A 20-year-old established firm that is a specialist supplier to the construction industry. Despite its current £5m turnover, the business was a partnership five years ago. Mr A owns the business and has been driving it for the past 12 years, with a four-man senior team over much of that time. The owner’s daughter works in the business, but is not expected to be part of any succession team.

The business’ annual turnover is £10m with gross profit of £2.2m, overheads of £1m and post-tax profits of £1m. Many employees are longstanding, having worked in the company for an average of 15 years. The owner has been frequently approached by an international PLC supplier to the construction industry, but has not wanted to sell.


All the wealth resides in the business. The owner has only previously had very modest drawings, creating a sizeable imbalance of wealth/cash on the balance sheet, with a personal mortgage and debts in his own name.

While the owner does not want to sell in the short-term, there are four concerns:

  • There are no plans in place for succession nor for the business being able to continue if something happens to the owner (especially regarding the ownership of shares and intentions of estate rather than the business operating on a daily basis)
  • The senior team has no share of equity with only an ad hoc incentive scheme in place
  • Now in their 40s and 50s, members of the senior team are increasingly nervous about their own long-term positions (included being headhunted by the PLC)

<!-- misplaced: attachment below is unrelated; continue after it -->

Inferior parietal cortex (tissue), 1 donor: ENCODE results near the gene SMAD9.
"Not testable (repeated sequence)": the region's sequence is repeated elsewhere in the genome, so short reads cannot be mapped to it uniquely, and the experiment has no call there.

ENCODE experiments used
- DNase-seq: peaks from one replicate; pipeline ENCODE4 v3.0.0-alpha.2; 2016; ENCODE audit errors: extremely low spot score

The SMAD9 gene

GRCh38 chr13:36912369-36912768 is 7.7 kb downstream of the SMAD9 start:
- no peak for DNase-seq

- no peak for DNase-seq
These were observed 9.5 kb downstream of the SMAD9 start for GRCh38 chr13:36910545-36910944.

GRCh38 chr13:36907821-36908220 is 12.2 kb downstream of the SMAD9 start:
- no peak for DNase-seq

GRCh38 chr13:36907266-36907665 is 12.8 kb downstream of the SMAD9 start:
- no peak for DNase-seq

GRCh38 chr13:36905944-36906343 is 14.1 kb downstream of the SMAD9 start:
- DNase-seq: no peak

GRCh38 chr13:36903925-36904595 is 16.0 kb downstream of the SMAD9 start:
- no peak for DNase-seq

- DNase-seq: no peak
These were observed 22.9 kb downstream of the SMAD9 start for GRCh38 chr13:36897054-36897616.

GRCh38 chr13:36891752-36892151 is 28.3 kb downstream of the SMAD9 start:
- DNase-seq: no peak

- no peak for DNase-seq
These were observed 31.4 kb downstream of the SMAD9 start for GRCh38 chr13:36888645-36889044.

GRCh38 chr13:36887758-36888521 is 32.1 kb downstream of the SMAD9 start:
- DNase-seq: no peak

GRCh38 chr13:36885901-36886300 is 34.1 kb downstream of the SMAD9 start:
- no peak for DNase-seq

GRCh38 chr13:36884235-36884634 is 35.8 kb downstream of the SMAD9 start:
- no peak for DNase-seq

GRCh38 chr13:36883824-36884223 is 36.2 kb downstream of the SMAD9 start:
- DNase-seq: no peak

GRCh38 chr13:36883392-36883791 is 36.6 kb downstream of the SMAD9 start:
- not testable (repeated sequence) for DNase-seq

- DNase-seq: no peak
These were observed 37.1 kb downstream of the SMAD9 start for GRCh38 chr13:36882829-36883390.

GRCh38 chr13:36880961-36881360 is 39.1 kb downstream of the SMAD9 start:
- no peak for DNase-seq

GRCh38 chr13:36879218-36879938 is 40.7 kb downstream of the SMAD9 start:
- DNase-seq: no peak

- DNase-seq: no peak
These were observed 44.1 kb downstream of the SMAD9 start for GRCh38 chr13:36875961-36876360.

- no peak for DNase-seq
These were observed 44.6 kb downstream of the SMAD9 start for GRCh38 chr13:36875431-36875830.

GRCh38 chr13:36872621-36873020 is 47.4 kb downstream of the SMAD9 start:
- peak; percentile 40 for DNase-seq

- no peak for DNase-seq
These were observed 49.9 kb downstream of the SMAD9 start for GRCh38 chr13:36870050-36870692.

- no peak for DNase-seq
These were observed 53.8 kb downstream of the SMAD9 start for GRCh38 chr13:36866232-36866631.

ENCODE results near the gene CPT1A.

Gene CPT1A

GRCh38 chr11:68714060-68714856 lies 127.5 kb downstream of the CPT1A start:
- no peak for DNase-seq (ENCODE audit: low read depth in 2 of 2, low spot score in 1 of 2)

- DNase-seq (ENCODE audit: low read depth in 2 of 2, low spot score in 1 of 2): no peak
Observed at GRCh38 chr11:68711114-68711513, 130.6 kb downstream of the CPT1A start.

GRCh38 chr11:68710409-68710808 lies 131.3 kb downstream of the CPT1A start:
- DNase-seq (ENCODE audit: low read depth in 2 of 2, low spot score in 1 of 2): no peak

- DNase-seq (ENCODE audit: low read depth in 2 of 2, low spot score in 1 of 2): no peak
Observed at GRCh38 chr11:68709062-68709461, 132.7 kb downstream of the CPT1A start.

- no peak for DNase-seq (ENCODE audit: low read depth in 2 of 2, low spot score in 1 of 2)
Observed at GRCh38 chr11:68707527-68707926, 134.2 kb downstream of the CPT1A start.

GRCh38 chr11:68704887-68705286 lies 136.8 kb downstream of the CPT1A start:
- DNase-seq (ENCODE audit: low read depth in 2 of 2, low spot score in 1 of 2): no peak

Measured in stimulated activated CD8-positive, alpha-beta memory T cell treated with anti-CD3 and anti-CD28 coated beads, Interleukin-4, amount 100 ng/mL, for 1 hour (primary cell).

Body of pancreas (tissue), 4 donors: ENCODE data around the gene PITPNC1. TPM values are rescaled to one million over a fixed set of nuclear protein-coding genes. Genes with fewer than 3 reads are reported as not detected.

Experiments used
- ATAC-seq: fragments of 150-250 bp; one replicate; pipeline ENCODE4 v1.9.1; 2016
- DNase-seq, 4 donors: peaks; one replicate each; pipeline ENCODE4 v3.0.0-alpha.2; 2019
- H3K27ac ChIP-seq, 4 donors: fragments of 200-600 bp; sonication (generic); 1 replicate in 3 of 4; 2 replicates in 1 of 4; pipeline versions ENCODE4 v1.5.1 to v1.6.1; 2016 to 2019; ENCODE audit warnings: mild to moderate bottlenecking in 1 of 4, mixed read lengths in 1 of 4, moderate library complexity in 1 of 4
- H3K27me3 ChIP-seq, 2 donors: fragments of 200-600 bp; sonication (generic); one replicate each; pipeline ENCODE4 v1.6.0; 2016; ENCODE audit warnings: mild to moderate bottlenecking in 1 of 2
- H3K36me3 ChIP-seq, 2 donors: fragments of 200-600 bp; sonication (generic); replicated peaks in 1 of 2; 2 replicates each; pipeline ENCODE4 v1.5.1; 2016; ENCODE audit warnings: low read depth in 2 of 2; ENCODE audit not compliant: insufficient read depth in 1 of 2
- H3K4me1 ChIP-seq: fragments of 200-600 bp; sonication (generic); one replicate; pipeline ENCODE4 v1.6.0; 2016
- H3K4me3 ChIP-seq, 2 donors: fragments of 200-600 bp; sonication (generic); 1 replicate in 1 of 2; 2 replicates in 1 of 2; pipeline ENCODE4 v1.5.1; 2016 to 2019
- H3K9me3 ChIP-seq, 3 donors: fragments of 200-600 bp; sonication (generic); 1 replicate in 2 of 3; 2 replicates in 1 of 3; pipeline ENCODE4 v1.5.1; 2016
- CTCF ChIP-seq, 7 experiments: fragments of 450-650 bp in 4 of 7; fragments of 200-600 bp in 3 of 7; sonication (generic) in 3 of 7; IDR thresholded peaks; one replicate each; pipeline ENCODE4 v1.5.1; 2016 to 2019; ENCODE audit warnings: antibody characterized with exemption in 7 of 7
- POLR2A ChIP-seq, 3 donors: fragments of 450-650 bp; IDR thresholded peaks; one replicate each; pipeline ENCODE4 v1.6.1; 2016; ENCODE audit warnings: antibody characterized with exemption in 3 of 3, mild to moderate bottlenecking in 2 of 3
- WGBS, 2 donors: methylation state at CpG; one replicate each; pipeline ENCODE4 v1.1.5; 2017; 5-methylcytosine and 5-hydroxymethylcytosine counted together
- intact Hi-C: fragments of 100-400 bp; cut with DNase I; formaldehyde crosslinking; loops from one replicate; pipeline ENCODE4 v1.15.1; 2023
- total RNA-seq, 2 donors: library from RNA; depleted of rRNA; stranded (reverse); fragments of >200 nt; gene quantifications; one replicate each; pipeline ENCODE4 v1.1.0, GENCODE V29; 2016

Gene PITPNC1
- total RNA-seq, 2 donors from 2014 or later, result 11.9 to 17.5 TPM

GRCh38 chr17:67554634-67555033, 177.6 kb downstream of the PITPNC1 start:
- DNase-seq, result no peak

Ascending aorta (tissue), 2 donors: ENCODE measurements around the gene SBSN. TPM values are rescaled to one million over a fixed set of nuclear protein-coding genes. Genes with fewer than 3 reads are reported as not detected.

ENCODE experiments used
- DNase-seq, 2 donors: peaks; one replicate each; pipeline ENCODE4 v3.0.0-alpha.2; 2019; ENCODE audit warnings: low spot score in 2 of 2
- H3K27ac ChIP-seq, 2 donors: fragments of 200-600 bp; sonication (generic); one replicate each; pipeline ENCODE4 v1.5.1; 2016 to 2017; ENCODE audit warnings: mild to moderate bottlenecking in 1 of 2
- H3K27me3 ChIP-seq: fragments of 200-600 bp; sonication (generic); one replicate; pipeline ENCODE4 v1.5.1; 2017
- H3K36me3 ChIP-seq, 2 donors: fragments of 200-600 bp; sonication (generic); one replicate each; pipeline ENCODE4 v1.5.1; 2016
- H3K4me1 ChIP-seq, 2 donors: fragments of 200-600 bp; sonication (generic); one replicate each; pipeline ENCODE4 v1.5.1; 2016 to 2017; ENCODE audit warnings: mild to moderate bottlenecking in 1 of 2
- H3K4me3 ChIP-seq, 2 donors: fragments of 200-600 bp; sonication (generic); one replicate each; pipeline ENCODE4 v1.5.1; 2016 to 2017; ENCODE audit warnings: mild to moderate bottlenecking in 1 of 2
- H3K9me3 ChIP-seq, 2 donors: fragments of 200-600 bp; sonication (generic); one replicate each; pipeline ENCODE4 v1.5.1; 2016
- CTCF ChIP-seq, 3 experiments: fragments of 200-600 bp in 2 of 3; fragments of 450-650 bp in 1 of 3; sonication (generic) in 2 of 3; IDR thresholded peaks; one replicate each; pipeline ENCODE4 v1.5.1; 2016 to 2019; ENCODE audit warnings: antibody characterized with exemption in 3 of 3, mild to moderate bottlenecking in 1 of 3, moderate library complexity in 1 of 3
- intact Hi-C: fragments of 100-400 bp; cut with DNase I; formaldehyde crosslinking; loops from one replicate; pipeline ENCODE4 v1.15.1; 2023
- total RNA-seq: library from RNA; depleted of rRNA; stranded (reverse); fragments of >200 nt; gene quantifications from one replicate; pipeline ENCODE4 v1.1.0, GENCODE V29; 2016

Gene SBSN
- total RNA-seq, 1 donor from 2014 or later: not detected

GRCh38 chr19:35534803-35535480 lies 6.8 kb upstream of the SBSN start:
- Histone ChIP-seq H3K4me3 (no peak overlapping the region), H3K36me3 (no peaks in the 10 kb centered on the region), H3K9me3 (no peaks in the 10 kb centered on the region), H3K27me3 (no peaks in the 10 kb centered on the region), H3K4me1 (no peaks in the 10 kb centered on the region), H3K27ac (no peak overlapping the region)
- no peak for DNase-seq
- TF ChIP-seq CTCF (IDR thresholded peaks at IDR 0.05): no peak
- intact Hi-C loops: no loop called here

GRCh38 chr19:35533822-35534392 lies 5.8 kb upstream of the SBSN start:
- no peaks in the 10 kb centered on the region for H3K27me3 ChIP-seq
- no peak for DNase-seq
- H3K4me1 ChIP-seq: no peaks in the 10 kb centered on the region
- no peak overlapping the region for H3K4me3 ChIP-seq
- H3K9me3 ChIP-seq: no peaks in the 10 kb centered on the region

• Increased risk associated with a lack of long-term direction by the owner for the business


The solution was to create a new company.

Firstly, approval was obtained from HMRC confirming that the restructure of the business was entirely appropriate for its long term commercial future. The consequence of this at the same time ratified the significant tax savings achieved.

The result was that the new business was structured in two ways:

  1. The owner swapped his original ABC shares for a combination of £2m in shares and £3m in loan notes. This allowed the new structure of shares to be divided as follows:
    • 40% for the owner
    • 15% for the senior management team
    • 45% for the company’s Employee Benefit Trust (EBT)
  2. The EBT was created to issue options to employees/ future management under an appropriate share scheme. Once the firm deems the employees are ready to take over, they would be able to exercise their options to become beneficial owners.


The new structure produced eight benefits for the new company:

  • Saving £600k in tax on the loan note elements as captured within Entrepreneurs relief considerations (20% of £3m)
  • Increasing post-tax profits by £120k and a slightly higher price-earning value which led to stronger contract agreements with key suppliers
  • The senior team are incentivised to drive the business forward as owners. This created a succession plan to allow the owner gradual withdrawal from the firm at a suitable time
  • The owner can sell more shares and draw loan notes over a period of time as the business can afford
  • The EBT is now used as a mechanism to attract new key hires
  • The owner was able to receive £1m in cash from the balance sheet and through small elements of debt funding
  • The reviewed balance sheet resulted in a renegotiation of supply contracts, which were paid by return (not including 60 day contracts). This resulted in decreasing costs by 6% across the board
  • The bank was happy to increase its funding due to stronger cash generation capabilities